The Good & Bad News About the New Coronavirus Variant.

Coronavirus is mutating. We have known that since the beginning, but recent news about the highly contagious variant of COVID-19 spreading throughout England might be causing some of us to panic. While the bad news regarding this situation may be evident, there is some good news.

The Good News:


Our immune system remains a much more formidable adversary to Covid-19. Despite the dozens of variations that the coronavirus has mutated to, it will still be difficult for the virus to escape our body’s natural defenses- especially with the help of a vaccine. One virologist at the Albert Einstein College of Medicine in New York described it as, “you have a thousand big guns pointed at the virus… No matter how the virus twists and weaves, it’s not that easy to find a genetic solution that can really combat all these different antibody specificities, not to mention the other arms of the immune response.”


Further, while the virus is mutating seemingly quickly, it is expected that it will take years for the coronavirus to escape immunity. Even the pesky influenza needs 5-7 years to mutate enough to get around our body’s antibodies. And recent studies have demonstrated common cold variants of coronavirus need several years to escape immune detection.


Other good news includes the fact that the technology used for Covid-19 vaccines by Pfizer and Moderna is much easier to update and adapt than conventional vaccines. You can read about that here. The Covid-19 vaccines also garner a massive immune response, so it may take years for the coronavirus to mutate enough for the vaccines to no longer be effective.


The Bad News:


There is nothing we can do to stop the mutation of Covid-19 as it continues to spread, even with vaccines and growing immunity in the human population. All pathogens gain useful mutations as the environment becomes more difficult for their survival. It's part of natural selection. The British Covid-19 variant in the news today, has around 20 variants that allow the virus to replicate and transmit more quickly and efficiently.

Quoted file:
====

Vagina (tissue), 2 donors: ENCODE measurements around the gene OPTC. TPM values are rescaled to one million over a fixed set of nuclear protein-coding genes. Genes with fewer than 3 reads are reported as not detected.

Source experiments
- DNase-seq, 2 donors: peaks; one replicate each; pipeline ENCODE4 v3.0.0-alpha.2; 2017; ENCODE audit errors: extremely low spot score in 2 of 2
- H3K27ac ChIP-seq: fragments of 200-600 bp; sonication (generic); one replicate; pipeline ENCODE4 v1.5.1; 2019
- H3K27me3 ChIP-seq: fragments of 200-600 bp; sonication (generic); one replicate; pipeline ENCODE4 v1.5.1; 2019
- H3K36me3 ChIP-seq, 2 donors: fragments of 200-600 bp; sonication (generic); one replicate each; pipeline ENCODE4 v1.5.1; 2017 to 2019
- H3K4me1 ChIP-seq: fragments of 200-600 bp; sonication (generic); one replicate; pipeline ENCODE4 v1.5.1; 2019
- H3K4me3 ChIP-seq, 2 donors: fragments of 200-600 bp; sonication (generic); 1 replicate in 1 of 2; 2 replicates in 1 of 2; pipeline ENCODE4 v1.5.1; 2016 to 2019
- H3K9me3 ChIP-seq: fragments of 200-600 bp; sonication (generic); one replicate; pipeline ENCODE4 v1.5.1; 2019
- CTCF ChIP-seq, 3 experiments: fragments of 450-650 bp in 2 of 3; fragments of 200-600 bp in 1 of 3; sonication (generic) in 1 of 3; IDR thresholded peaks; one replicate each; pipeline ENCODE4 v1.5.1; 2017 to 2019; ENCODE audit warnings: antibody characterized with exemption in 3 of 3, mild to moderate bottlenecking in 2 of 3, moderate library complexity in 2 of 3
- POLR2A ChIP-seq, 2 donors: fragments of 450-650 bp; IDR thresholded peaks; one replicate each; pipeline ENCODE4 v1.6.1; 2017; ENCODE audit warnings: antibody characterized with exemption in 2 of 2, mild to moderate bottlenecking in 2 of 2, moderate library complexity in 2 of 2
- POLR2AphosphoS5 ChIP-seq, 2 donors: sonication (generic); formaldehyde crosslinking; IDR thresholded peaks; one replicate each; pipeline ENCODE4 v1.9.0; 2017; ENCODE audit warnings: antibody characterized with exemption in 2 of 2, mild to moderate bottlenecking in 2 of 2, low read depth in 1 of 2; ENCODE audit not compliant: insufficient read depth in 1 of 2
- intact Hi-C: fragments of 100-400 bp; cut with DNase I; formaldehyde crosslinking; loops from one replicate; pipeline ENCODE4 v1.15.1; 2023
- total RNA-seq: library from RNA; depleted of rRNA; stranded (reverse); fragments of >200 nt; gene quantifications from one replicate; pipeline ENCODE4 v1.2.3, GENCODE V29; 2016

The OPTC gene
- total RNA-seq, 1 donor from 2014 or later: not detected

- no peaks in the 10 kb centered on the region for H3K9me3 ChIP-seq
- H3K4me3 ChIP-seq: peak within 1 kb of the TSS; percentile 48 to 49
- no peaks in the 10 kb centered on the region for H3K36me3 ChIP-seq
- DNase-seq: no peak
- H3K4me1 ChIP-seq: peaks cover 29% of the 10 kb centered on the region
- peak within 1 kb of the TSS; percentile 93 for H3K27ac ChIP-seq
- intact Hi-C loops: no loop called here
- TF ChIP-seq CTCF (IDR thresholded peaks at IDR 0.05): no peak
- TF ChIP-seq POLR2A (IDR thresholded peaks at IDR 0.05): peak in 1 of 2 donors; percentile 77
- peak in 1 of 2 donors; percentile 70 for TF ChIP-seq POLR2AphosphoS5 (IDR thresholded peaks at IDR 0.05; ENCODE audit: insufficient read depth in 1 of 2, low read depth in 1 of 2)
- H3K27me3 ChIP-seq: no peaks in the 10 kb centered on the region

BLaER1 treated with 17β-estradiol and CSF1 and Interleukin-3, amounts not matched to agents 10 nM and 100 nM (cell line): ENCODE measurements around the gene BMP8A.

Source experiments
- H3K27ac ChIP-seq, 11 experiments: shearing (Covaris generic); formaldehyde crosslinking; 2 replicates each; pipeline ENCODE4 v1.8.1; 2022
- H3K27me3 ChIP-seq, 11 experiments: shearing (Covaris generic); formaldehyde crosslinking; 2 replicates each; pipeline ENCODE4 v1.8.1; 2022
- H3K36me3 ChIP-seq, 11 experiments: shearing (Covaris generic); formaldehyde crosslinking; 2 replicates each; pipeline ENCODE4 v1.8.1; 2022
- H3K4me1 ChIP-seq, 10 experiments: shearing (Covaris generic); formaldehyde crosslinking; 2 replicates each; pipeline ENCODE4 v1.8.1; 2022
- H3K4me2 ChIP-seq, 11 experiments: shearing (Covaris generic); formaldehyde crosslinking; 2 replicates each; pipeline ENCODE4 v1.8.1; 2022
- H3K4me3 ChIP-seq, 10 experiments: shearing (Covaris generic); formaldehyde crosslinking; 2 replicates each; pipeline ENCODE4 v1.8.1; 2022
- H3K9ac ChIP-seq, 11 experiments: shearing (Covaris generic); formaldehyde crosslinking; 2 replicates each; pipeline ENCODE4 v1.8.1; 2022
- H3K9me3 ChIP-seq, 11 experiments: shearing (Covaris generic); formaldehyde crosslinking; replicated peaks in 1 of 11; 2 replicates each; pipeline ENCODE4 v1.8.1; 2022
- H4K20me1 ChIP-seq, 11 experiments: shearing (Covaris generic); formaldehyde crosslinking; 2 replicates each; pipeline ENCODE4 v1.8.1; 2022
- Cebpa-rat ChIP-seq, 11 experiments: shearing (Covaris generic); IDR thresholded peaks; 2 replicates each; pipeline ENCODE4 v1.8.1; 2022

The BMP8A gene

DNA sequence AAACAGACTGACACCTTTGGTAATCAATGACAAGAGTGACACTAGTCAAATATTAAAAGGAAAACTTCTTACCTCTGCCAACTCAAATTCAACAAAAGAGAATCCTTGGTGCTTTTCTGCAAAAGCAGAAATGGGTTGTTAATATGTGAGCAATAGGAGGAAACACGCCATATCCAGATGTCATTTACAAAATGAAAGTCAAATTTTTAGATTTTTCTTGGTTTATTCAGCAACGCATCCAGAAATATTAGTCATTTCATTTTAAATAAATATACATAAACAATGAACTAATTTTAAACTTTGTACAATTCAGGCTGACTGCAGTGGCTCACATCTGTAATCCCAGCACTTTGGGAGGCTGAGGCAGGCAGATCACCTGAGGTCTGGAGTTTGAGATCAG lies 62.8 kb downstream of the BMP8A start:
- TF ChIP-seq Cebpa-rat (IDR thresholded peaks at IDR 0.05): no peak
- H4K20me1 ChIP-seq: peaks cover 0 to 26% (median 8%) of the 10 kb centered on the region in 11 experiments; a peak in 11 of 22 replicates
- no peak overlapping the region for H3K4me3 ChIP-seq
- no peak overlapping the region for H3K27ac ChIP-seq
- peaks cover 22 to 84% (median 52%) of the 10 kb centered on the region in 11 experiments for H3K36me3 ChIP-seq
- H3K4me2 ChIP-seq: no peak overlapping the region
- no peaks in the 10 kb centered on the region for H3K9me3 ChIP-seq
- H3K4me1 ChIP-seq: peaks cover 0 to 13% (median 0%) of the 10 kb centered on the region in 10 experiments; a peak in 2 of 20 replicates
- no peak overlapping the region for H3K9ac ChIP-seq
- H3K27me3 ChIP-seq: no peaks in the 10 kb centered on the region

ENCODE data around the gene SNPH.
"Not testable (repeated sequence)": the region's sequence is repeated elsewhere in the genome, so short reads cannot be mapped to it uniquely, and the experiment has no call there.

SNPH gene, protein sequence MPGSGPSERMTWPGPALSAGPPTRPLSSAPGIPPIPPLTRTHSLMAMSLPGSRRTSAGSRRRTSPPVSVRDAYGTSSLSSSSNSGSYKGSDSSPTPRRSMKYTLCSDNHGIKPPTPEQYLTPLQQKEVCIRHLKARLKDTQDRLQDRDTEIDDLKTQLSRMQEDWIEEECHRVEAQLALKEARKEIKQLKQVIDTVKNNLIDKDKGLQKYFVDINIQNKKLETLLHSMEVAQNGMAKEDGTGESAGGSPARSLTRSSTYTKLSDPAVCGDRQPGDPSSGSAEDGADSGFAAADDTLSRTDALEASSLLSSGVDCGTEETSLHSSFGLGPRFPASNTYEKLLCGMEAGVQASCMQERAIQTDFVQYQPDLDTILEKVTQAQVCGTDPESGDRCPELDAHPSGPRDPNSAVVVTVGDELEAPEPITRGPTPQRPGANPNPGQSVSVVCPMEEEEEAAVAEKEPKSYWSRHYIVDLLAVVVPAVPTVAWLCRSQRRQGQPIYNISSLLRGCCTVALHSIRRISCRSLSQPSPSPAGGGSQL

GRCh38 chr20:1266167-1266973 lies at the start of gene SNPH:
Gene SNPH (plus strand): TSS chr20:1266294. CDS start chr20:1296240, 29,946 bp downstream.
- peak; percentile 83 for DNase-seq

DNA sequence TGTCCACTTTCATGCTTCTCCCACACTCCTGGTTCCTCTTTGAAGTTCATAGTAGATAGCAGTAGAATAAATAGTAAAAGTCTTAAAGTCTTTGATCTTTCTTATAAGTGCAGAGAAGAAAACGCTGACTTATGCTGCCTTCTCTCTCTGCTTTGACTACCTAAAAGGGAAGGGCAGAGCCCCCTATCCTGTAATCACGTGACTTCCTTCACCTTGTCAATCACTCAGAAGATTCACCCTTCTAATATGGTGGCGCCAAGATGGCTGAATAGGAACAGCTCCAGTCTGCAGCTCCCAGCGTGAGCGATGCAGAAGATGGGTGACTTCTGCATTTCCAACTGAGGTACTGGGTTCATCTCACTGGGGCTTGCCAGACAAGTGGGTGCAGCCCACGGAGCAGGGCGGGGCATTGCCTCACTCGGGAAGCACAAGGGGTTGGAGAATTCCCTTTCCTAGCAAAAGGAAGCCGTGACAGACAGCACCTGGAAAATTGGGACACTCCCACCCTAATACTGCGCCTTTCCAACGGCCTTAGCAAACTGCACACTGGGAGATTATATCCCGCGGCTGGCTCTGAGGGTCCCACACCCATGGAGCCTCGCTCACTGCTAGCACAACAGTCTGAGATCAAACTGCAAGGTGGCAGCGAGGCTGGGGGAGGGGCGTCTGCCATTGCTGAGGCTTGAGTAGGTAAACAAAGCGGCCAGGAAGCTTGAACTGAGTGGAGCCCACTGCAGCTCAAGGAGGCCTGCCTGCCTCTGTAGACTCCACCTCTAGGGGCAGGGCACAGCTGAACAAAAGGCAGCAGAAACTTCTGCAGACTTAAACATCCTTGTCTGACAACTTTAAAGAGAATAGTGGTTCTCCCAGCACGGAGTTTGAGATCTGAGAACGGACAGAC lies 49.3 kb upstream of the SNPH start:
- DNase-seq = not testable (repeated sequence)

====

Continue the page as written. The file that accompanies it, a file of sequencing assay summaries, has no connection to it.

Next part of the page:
Scientists estimate the new variant is 50-70% more transmissible than the original virus. But this statistic is only based on modeling and has yet to be confirmed in lab experiments. Some researchers point to human behavior as the cause of the very rapid spread. This new variant has already appeared in South Africa, but scientists attribute human actions to driving the epidemic, not necessarily new mutations regarding transmissibility that have yet to be fully proven.


The mutation we need to be most worried about is called the 69-70 deletion, which directly impacts antibody susceptibility. The 69-70 deletion means there are missing letters in the genetic code- which renders it foreign to our antibodies. But, this mutation has only been seen three times to date- in Danish minks, in people in Britain, and in an immune-suppressed patient.


In Conclusion:


It's not time to stop being vigilant. We are all ready to get back to "normal" life, to hang out casually with friends, eat inside a restaurant, and hold large family get-togethers, but unfortunately, we aren't there yet. Even with the vaccine rolling out, it will likely take months before the general population has access to it.


The light at the end of the tunnel is growing near, but for now, keep wearing your mask and keep being safe to ensure you make it out on the other side.

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